What is ascorbic acid or vitamin C?
Vitamin C, also called ascorbic acid, is a water-soluble vitamin that occurs naturally in some foods and can be added to others as a supplement. Humans, unlike most other animals, can’t make it on their own, so it has to come from food. It also helps keep the body healthy in many ways and gives the body a lot of good health benefits.
Is it important?
As a result of dietitian research, vitamin C is one of the most effective and safest nutrients. On the other hand, it can help with immune system problems and protect against heart disease, health problems in older people, eye diseases, and wrinkles.
Moreover, it is required for the biosynthesis of collagen, L-carnitine, and certain neurotransmitters. It is also involved in protein metabolism. Moreover, Collagen is an essential component of connective tissue and plays an essential role in wound healing.
Vitamin C is also an important antioxidant in the body, and it has been shown to make other antioxidants, like alpha-tocopherol, in the bodywork again (vitamin E). Researchers are still looking into whether the antioxidant activity of ascorbic acid can help stop or slow down the harmful effects of free radicals by preventing certain cancers, heart disease, and other diseases that cause oxidative stress. In addition to its role in biosynthesis and as an antioxidant, vitamin C is an important part of how the immune system works. It also helps the body absorb a type of iron that comes from plant-based foods. Moreover, Cold sores are caused by not having enough ascorbic acid, which makes you tired or lethargic and weakens your connective tissues and blood vessels.
How much vitamin C do you need?
How much vitamin C you need each day is based on how old you are. The recommended daily amount for different age groups is listed below in milligrams (mg).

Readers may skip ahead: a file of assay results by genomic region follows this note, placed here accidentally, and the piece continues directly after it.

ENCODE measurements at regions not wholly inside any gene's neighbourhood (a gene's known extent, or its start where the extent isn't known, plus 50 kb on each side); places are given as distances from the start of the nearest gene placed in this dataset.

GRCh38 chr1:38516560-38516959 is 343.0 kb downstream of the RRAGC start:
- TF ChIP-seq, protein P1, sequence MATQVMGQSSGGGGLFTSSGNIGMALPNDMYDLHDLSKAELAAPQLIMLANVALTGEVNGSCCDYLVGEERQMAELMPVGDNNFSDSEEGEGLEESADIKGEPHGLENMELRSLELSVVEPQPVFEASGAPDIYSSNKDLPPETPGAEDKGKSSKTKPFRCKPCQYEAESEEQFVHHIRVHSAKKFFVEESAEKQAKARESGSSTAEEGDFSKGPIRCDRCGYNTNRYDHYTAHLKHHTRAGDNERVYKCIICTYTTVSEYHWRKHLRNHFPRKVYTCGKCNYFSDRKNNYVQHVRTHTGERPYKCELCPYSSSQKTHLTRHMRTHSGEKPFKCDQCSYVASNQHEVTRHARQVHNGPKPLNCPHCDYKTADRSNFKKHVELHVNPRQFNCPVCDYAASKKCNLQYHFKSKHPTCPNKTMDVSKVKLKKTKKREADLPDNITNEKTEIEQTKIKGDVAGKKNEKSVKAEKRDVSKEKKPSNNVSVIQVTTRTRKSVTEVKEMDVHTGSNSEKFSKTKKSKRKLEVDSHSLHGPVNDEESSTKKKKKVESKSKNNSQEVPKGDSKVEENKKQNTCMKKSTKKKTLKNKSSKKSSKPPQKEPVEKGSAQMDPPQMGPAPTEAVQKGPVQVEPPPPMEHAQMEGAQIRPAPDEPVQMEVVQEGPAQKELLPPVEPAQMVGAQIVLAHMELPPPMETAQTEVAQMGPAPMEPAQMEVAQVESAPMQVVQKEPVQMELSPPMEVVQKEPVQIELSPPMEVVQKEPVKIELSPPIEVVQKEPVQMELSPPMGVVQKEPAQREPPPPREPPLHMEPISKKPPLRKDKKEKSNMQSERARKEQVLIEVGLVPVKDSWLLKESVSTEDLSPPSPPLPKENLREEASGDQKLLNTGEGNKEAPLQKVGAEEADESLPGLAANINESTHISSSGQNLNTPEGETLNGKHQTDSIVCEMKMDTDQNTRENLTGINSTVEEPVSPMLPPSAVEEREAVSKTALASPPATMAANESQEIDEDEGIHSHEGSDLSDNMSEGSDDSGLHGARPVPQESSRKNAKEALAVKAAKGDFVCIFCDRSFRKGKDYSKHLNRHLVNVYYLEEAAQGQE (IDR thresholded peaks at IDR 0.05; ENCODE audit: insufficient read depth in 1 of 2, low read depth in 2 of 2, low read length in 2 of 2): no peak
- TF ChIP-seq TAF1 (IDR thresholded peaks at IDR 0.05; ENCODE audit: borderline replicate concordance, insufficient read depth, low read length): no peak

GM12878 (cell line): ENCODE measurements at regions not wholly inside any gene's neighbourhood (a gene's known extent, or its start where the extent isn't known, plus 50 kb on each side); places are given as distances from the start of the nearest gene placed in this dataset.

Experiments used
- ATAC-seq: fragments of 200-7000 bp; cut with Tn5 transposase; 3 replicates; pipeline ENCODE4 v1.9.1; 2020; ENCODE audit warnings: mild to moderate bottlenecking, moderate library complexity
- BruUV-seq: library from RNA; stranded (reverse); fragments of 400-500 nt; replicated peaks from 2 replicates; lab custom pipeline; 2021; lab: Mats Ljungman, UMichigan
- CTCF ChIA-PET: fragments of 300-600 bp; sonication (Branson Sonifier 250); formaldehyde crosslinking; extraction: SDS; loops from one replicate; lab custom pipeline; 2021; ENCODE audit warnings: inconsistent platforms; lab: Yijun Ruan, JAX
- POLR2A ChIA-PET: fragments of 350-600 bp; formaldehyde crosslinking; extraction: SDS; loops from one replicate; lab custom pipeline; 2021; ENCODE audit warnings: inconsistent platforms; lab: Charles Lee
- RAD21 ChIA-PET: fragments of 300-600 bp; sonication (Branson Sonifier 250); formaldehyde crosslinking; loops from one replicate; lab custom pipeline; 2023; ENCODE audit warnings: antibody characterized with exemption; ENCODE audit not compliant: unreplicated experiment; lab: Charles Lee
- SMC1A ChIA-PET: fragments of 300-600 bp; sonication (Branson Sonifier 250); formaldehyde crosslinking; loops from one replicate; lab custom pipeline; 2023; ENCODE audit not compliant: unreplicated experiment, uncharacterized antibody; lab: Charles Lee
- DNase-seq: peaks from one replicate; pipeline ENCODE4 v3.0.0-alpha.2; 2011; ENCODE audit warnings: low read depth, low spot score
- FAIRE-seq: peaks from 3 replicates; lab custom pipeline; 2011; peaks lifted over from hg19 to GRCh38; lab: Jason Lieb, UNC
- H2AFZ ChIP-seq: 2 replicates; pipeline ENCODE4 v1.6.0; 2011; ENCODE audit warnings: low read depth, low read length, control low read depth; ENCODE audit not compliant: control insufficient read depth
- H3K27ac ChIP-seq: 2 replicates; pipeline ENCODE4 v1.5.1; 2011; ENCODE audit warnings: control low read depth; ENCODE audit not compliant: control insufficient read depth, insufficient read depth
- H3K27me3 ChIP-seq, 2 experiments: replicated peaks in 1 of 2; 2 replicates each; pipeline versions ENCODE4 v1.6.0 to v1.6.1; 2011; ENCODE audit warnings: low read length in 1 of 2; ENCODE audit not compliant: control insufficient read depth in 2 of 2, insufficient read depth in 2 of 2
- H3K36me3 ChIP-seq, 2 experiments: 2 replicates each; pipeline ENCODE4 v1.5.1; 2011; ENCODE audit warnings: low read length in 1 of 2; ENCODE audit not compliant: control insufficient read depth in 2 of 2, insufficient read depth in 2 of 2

|Age group||Recommended Vitamin C Amount (mg)|
|From birth to 6 months||40|
|Infants 7-12 months||50|
|Children 1–3 years||15|
|Children 4–8 years||25|
|Children 9-13 years||45|
|Adolescents 14-18 years (Boys)||75|
|Adolescents 14-18 years (Girls)||65|
Fruits and vegetables are the main sources of this vitamin. for example:
- Citrus (orange, lemon, kiwi, grapefruit)
- Bell peppers
- Cruciferous vegetables (broccoli, Brussels sprouts, cabbage, cauliflower)
- Green peas
- White potatoes
Vitamin C deficiency can happen in developing countries because of poor nutrition in general, but scurvy-causing ascorbic acid deficiency is rare. Further symptoms include fatigue, depression, and connective tissue defects (eg, gingivitis, petechiae, rash, internal bleeding, impaired wound healing). Moreover, bone growth in babies and young children may be slowed down. Above all, most of the time, clinical tests are used to figure out what’s wrong.
Scurvy, often known as vitamin C deficiency, is an illness that is mostly linked to socioeconomic position and dietary availability. In short, symptoms and signs of this condition are typically clearly apparent in those who have it. Moreover, corkscrew hairs, perifollicular hemorrhage, and gingival bleeding are all signs of ascorbic acid insufficiency.
- Vitamin C – Health Professional Fact Sheet (nih.gov)
- Vitamin C Benefits, Sources, Supplements, & More (webmd.com)
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